Tuesday, November 7, 2017

This Victorian Life by Sarah A. Chrisman --- Book Review

Book Description (from Goodreads): "Part memoir, part micro-history, this is an exploration of the present through the lens of the past. We all know that the best way to study a foreign language is to go to a country where it's spoken, but can the same immersion method be applied to history? How do interactions with antique objects influence perceptions of the modern world? From Victorian beauty regimes to nineteenth-century bicycles, custard recipes to taxidermy experiments, oil lamps to an ice box, Sarah and Gabriel Chrisman decided to explore nineteenth-century culture and technologies from the inside out. Even the deepest aspects of their lives became affected, and the more immersed they became in the late Victorian era, the more aware they grew of its legacies permeating the twenty-first century. Most of us have dreamed of time travel, but what if that dream could come true? Certain universal constants remain steady for all people regardless of time or place. No matter where, when, or who we are, humans share similar passions and fears, joys and triumphs. In her first book, Victorian Secrets, Chrisman recalled the first year she spent wearing a Victorian corset 24/7. In This Victorian Life, Chrisman picks up where Secrets left off and documents her complete shift into living as though she were in the nineteenth century."

This is the kind of book I really love and, in fact, this was one of the most interesting books I've read in a long time. However, the author's attitude was a big turn off for me. In several cases throughout the book, Chrisman discusses some of the negative attention they receive for living an out-of-the-norm lifestyle. Granted, this is part of her describing their reality so I wasn't irritated that she brought it up, I was more annoyed by her attitude about it when I thought about my own experience. When I opened up Facebook the next day to find another article on them based solely around the fact that people are mean to the Chrismans, it just rubbed me the wrong way.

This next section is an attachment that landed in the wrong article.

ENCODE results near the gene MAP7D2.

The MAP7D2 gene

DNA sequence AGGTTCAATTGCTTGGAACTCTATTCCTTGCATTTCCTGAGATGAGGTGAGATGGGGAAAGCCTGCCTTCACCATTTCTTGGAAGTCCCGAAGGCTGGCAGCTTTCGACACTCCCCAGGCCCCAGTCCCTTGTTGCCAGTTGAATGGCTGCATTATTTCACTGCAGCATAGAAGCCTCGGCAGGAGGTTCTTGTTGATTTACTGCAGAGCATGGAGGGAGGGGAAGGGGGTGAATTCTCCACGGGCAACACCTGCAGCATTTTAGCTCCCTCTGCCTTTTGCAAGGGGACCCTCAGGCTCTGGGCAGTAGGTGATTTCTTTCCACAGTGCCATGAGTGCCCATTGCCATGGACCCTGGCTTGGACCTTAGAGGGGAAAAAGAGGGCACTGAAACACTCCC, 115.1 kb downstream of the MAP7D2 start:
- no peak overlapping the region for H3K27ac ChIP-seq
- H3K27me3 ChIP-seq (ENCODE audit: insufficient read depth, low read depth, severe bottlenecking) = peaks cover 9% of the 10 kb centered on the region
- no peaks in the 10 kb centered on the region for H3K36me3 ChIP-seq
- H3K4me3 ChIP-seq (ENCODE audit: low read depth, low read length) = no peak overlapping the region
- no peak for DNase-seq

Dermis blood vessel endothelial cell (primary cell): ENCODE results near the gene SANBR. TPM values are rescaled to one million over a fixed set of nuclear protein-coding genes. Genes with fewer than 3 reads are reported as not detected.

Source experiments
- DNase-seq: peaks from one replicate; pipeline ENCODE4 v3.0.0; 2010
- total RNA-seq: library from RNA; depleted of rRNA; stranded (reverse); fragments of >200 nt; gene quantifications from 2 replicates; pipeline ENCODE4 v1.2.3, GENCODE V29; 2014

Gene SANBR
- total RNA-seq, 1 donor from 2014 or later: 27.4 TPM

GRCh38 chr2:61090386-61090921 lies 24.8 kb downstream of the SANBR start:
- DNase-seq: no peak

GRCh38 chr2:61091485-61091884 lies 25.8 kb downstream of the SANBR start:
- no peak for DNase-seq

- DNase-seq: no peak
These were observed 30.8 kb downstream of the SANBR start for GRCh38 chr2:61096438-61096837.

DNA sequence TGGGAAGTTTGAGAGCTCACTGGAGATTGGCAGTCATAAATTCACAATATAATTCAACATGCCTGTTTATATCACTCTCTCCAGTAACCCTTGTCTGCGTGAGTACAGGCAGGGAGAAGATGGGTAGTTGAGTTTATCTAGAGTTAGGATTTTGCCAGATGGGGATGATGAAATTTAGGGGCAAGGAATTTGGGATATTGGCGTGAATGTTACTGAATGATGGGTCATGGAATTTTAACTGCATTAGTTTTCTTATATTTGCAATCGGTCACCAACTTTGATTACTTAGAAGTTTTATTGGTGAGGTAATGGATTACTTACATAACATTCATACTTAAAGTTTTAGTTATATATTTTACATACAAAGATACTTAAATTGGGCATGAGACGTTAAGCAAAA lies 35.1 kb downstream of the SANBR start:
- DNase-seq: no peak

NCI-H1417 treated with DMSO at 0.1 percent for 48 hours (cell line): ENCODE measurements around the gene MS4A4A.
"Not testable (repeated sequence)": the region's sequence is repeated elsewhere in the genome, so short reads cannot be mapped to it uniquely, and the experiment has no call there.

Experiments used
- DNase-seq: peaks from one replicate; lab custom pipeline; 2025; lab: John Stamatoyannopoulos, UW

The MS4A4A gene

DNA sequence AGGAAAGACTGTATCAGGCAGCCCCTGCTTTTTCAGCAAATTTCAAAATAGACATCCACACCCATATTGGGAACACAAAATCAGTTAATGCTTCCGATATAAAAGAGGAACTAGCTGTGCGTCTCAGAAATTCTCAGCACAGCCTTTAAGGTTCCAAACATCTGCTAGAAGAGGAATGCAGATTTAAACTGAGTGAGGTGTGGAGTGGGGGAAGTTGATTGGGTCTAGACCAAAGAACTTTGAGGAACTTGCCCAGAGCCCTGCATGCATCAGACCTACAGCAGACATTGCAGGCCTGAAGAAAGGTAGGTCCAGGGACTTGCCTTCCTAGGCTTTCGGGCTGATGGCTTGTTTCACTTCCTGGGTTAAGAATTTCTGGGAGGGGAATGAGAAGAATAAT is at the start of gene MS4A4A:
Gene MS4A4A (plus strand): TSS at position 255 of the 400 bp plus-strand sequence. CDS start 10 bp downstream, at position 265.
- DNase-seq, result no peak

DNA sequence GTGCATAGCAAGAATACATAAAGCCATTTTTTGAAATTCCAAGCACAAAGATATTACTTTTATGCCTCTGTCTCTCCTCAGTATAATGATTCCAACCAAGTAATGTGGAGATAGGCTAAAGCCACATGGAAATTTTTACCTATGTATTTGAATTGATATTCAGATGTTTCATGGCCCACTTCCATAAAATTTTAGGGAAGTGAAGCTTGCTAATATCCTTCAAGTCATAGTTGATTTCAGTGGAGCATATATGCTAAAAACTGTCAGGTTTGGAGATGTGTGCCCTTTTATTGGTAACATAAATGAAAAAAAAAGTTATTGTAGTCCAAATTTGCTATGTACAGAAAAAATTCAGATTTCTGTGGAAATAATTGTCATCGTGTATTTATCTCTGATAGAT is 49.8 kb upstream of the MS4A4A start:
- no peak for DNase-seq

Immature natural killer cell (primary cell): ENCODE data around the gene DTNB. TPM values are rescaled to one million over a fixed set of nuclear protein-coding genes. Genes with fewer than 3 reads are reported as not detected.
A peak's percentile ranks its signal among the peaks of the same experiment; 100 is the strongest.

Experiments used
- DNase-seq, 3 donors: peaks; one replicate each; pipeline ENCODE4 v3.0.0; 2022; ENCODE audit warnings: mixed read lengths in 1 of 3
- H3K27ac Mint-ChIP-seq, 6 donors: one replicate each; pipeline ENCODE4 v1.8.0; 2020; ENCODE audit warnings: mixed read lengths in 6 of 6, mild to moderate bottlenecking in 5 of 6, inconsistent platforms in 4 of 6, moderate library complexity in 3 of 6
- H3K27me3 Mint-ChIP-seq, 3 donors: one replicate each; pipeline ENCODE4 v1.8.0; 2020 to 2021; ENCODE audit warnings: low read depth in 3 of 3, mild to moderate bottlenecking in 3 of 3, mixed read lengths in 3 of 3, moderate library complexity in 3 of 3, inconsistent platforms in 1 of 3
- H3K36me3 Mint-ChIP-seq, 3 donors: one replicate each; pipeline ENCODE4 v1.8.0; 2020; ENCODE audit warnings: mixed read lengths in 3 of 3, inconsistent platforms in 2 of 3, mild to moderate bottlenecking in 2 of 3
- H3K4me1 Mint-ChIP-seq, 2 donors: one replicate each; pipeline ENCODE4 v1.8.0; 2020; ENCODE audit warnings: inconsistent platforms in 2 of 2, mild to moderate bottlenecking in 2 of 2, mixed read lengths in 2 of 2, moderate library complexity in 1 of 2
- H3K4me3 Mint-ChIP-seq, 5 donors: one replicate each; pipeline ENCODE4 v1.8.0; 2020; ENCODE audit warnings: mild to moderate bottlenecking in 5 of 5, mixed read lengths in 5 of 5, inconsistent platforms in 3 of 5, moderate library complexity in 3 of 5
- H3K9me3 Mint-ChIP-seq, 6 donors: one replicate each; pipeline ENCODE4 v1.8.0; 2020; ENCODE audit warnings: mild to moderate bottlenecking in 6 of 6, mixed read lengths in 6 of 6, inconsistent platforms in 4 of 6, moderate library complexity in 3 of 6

I, too, live an out-of-the-norm lifestyle. I have nine children whom I homeschool. I choose to wear long skirts and long hair and remain unemployed. I drive an enormous van. People stare and lift a finger to count when we drive by. I get all kinds of snotty comments, rude questions, and invasions on my privacy and lifestyle. What I've found over the years is my defensive actions and snotty comments back only feed the fire. The meaner I am back to people like this, the more attention I give them, the worse it is for me. Once I started holding my head high and refusing to apologize for my choices, I was amazed at how people started complimenting and encouraging us. All that to say, when all I see on this couple is them complaining to the media about not being accepted in a society that promotes diversity, (a phrase she repeats on multiple occasions in her narrative) it lowers my esteem for them quite a bit. In Victorian society, one conformed to the norm or one was ostracized by every so-called decent member of society. I guess what I'm trying to say is if one is going to take the road less traveled, one must be prepared for the opposition. Discussing the disappointment privately is appropriate---complaining to the media and expecting people to conform to what suits you is not. (See Butchart Gardens story).